Cholesterol Drugs vs. Nutrients to Maintain Heart Health

hh-article-1.jpgThe benefits of statin drugs are questionable. Take the time to explore nutritional alternatives for heart health.

There are currently 25 million people around the world taking anti-cholesterol medications called statins. In 2006 alone, nearly $28 billion dollars were spent on these medications to improve heart health. Admittedly these drugs affect cholesterol test numbers, but are these drugs safe and truly effective in reducing death rates and saving lives? Doctors and researchers are beginning to question what the public has been told (and sold). Are the benefits from statin drugs significant enough to justify the high costs and the risks to men’s health from side effects? Should they be given routinely to most Americans? Are there effective nutritional alternatives that can improve cholesterol levels and heart health?

A famous cardiologist shows up in television advertisements claiming a statin drug can ‘reduce the risk of heart attack by 36%.’

These statistics may be misleading.

In a large clinical study, those who received a harmless placebo pill had a 3% risk of experiencing a heart attack, compared to a 2% risk by those who took a statin drug for a period of 3½ years. Should that be called a ‘36% reduction’? Or just a 1% difference among thousands of people over 3½ years? This translates to one fewer heart attack among 100 people taking a drug for over three years, while the other 99 people had no measurable health benefit, and some experienced dangerous side effects. Would you be as likely to take a drug with potentially dangerous side effects if you were told that it may help one person in one hundred who have had no previous heart disease? What if that one chance-in-one-hundred benefit would take several years to show up, require over a thousand doses of an expensive drug and possibly harm you? Would you take it?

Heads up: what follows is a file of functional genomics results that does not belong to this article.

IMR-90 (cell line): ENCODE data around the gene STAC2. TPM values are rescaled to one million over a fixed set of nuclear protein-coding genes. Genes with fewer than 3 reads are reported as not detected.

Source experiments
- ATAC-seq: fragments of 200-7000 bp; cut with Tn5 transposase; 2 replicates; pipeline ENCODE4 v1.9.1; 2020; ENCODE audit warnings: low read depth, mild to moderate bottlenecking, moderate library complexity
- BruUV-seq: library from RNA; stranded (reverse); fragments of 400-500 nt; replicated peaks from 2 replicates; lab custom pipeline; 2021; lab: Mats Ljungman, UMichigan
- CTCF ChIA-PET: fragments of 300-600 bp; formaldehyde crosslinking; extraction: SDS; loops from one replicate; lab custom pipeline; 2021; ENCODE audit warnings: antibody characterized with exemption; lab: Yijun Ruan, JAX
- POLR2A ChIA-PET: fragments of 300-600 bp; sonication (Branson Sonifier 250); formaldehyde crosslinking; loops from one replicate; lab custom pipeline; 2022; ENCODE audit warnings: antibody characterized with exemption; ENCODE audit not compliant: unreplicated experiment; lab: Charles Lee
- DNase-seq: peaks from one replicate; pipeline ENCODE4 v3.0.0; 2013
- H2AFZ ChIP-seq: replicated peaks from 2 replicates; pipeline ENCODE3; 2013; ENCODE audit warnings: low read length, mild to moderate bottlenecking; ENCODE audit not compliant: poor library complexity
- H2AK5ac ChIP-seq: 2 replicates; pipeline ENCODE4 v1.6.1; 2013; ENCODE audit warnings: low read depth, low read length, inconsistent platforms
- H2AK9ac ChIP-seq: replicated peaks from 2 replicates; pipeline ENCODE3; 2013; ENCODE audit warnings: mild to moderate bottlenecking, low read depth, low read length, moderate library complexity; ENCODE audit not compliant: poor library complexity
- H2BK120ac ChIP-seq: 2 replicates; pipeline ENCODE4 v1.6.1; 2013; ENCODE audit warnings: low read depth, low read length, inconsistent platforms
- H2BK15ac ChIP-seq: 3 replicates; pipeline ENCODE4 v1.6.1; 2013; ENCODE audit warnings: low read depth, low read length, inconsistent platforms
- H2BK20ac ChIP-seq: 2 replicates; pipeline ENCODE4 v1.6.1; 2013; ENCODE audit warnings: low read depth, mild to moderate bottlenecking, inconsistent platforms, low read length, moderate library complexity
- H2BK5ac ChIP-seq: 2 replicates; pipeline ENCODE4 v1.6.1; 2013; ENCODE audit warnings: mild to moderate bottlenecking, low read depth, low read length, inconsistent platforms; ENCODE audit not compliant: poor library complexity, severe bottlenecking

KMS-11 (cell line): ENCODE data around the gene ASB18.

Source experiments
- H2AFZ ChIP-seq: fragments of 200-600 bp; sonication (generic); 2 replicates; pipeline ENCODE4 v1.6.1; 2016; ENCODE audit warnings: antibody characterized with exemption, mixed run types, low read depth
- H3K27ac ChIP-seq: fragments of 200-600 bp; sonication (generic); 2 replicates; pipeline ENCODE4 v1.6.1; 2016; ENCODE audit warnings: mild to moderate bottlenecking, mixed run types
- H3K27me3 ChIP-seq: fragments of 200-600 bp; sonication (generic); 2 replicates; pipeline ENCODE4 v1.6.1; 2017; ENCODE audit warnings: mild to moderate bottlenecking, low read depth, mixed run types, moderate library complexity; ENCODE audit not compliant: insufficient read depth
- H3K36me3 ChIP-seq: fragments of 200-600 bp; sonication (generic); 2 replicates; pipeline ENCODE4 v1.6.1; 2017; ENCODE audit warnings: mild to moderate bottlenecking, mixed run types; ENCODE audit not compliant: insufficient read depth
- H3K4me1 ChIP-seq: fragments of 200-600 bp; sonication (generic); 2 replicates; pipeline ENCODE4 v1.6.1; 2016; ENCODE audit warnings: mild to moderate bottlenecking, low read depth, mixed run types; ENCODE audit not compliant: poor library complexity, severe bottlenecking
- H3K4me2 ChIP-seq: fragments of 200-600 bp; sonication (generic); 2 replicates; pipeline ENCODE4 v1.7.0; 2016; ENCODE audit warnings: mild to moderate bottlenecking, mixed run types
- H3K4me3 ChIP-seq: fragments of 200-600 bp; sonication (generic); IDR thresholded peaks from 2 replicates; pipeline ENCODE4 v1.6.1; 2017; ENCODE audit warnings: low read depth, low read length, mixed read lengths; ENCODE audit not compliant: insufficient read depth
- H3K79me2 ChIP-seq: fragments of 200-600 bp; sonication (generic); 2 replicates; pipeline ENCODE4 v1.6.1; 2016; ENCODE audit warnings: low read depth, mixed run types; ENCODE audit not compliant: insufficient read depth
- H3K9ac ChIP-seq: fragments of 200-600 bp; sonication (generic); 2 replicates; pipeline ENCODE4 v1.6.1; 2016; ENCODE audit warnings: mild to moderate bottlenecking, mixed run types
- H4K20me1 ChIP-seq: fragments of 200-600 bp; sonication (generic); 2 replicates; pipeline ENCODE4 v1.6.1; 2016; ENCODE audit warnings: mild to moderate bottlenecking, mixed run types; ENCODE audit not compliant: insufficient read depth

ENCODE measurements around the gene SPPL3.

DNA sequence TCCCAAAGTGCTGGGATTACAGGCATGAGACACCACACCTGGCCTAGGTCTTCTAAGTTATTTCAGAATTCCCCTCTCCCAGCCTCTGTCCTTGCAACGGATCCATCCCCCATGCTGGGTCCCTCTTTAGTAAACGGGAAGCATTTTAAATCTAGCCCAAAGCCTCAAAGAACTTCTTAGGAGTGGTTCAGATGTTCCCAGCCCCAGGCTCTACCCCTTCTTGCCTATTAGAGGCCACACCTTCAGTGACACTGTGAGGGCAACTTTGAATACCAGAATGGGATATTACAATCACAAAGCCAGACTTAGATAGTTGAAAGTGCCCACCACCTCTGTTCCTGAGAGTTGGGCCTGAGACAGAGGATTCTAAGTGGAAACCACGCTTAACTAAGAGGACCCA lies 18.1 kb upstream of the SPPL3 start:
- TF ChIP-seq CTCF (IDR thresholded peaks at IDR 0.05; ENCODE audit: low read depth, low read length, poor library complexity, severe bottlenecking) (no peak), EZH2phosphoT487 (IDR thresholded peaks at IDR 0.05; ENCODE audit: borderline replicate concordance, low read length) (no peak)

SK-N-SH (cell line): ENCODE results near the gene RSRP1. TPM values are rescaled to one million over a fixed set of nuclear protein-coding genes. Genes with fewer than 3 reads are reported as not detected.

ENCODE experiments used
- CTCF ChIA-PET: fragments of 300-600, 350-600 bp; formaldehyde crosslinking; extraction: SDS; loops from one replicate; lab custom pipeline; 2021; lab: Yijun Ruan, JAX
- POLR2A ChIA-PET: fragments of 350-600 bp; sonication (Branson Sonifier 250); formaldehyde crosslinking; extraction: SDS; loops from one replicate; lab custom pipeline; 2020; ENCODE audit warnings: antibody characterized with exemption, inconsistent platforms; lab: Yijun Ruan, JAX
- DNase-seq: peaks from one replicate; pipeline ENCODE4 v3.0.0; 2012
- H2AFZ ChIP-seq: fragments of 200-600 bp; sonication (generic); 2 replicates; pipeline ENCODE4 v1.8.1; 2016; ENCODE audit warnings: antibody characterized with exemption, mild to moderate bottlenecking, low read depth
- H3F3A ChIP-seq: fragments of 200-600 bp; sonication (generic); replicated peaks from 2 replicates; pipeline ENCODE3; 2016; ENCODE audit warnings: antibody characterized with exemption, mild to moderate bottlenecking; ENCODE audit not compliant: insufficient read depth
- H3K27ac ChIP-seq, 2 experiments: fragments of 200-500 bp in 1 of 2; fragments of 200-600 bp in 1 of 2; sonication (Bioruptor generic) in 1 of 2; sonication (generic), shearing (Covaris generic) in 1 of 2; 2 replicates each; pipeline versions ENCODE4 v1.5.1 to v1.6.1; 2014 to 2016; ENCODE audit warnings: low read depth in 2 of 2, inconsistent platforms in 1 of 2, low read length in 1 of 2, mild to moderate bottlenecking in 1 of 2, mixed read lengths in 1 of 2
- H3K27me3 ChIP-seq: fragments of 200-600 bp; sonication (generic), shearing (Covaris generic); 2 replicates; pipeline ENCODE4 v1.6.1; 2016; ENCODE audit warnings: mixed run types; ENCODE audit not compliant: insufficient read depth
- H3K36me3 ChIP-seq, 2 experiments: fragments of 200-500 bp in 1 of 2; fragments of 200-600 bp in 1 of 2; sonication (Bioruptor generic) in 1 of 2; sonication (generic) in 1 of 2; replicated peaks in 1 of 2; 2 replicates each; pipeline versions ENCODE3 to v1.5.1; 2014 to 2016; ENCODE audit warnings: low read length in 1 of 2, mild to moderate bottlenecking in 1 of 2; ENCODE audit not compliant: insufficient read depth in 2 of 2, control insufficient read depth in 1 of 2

Most people are shocked to hear that in the only large clinical trial of statin drugs funded by the federal government, they found no statistically significant benefit from these drugs. Is this what patients are told, in order to give informed consent, when they are prescribed a drug to reduce their cholesterol?

Nutrition and exercise are too often overlooked for prevention when popping a pill is easier. Moderate exercise five times a week is excellent for heart health. It also helps to keep your insulin levels stable by avoiding sodas, sugars and corn syrup.

Daily sunshine exposure to increase your body’s natural vitamin D actually reduces heart attack risk. The consumption of red wine and supplementation with ginger, cranberries, pomegranate juice, coconut oil, vitamin K and fish oil (for its EPA — a fatty acid that improves cholesterol ratios) can all help to lessen inflammation, reduce clotting and increase levels of beneficial HDL cholesterol. Looking beyond cholesterol numbers to a holistic view requires a multifaceted approach of exercise, valuable nutrients and stress reduction. When it comes to heart health, an ounce of prevention is worth many pounds of potentially dangerous ‘cure.’

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